Some of the organizations that have contributed so far: Anchor Point, AT&T, Baird Foundation, Bank of America, Bender West Foundation, Boettcher Foundation, Bohemian Foundation, BPx Energy, Buell Foundation, Caring for Colorado Foundation, Chambers Fund, Charles Schwab Foundation, Christy Sports, Cigna, Colorado Garden Show INC, Colorado Rockies Baseball Club Foundation, Comcast NBCUniversal, Community First Foundation, Community Foundation Boulder County, Cranaleith Foundation Inc, Daniels Fund, David Altman Foundation, Deloitte, Delta Dental of Colorado Foundation, Denver Broncos, El Pomar, Elana Amsterdam & Rob Katz, Empower Retirement, ENT Credit Union, First Bank, Gates Family Foundation, Gill Foundation, Good Chemistry Nurseries, Google, Greater Salina Community Foundation, Grogan Family Fund, HCA Healthcare, Hearst Foundation, Hemera Foundation, HomeAdvisor, John Elway, Ken and Rebecca Gart, Key Bank Foundation, Liberty Global, Liberty Media, Lockheed Martin, Madroño Foundation, MDC/ Richmond American Homes Foundation, Mile High United Way, Morgridge Family Foundation, Newmont, Norm & Sunny Brownstein and Brownstein Hyatt Farber Schreck, Pat Broe, Patlaw Fund, Peyton and Ashley Manning, PhRMA, Pinnacol Assurance, PNC, R. Stanton Dodge, Rose Community Foundation, Santander Consumer USA Inc Foundation, Suncor, Target, Telluride Foundation, Terrapin Care Station, The Anschutz Foundation, The Colorado Health Foundation, The Colorado Trust, The DaVita Village, The Denver Foundation, The Moes, The Seedworks Fund, Thiry-O’Leary Foundation, Tom Marsico, TriState Generation & Transmission Association, Twilio, VF & The VF Foundation, Walmart, Wells Fargo Foundation, Western Union, Wynne Health Group, and Xcel Energy.
I’m excited to announce the launch of Energize Colorado, a new Colorado-based non-profit to help energize companies in Colorado survive the Covid crisis and then thrive as we get the crisis under control.
A month ago (which seems like a year ago), I wrote a post explaining that the Covid crisis was actually three interwoven crises: health, financial, and mental health. As I went deeper through my work on various aspects of the Covid crisis on a volunteer basis across a number of initiatives, I began forming a clear view on the importance of the private sector taking a leadership role in helping the private sector.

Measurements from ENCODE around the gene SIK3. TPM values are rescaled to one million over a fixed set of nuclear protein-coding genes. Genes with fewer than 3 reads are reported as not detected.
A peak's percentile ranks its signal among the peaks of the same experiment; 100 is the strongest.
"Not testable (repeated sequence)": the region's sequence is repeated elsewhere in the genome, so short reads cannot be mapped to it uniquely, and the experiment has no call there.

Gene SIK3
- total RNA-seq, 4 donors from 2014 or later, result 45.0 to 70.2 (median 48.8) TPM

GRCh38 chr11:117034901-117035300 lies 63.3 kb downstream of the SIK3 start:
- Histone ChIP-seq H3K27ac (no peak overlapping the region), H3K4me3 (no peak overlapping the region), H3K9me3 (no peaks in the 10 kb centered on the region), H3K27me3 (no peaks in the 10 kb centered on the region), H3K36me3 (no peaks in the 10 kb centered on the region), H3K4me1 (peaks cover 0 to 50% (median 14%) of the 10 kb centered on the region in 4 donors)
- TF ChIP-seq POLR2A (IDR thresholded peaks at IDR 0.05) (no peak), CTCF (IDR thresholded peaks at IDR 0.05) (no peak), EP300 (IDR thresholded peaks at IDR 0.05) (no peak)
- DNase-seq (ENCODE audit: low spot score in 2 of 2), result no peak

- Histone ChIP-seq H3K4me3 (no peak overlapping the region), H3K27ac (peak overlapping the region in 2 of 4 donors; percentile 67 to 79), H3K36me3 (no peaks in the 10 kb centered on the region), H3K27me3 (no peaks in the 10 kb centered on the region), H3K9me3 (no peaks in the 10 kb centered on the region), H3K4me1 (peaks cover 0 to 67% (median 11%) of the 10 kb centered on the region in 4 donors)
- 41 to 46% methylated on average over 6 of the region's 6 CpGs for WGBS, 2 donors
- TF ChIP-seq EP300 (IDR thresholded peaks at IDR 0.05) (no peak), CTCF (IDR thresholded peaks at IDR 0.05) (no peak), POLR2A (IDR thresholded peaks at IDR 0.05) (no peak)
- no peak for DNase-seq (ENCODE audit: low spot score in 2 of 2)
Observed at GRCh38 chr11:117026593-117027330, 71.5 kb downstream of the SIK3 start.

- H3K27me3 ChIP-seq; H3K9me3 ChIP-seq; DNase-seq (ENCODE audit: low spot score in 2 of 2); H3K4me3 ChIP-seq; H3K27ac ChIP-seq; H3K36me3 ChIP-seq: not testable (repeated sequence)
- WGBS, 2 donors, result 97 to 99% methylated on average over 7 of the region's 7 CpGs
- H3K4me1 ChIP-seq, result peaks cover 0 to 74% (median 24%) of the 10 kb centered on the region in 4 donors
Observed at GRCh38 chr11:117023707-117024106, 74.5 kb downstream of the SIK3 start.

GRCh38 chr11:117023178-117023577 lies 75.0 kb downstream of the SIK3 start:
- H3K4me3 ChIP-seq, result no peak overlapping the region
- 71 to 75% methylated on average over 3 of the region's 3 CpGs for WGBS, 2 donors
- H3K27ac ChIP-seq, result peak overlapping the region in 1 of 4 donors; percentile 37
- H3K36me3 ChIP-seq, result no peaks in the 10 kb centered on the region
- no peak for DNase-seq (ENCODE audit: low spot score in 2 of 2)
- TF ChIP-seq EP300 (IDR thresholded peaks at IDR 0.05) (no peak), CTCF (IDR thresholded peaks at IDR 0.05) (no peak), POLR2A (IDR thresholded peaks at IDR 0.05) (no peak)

I was fortunate that several of people who I started working with, including Wendy Lea, Erik Mitisek, and Marc Nager, were highly motivated by the mantra “Coloradans helping Coloradans.” The group rapidly expanded through both my network and theirs and quickly shifted to a mode of actively doing things, as volunteers on the private sector side, to actively support local businesses, entrepreneurs, rural businesses, women & minority-led businesses, non-profits, and contingent workers.
On March 23rd, a founding team of 15 people, led by Wendy Lea, got together to sketch out the idea for a new Colorado non-profit called Energize Colorado. The simple notion was to rally a large group of volunteers across the state who would donate their time and talent to help Colorado businesses under 500 employees stabilize, rebuild, and grow.
Amy and I have seed-funded many non-profits and are happy to include Energize Colorado in the list of things that we were the first funders for. Five weeks later, Energize Colorado is over 200 volunteers and growing daily.
In addition to creating new initiatives, Energize Colorado is focused on amplifying many of the activities happening throughout Colorado to help small businesses. Rather than duplicate efforts, Energize Colorado is adding to the mix, amplifying things that other non-profits are doing, highlighting new initiatives, and helping business people understand and navigate the many new initiatives from our State and Federal government.
The various categories of activities and information are currently organized as:
- Financial Support
- General Information
- Business Guidance and Mentorship
- Free Professional Services
- Mental Health Services
There will be at least two major new initiatives launched next week, with a steady stream after that. Follow along by subscribing to the newsletter or following the Energize Colorado twitter feed.
If you want to get involved and help in any way, please sign up on the volunteer form.
I’m proud to be a Coloradan helping other Coloradans in this crisis.
We are starting to exit phase 1 of the Covid Crisis in the United States. If you find the whole thing extremely disorienting, you have my empathy.
In mid-April, I was getting used to the Stay at Home mode. I’d joke about how I was made for this and was never leaving my house again.
Last weekend I took a digital sabbath and woke up feeling energized on Monday. By Wednesday there was talk everywhere about opening things back up in various parts of the country. I struggled with this based on what I knew and was relieved when, at least in Colorado, I realized that it wasn’t really opening things up but rather relaxing some of the constraints that existed.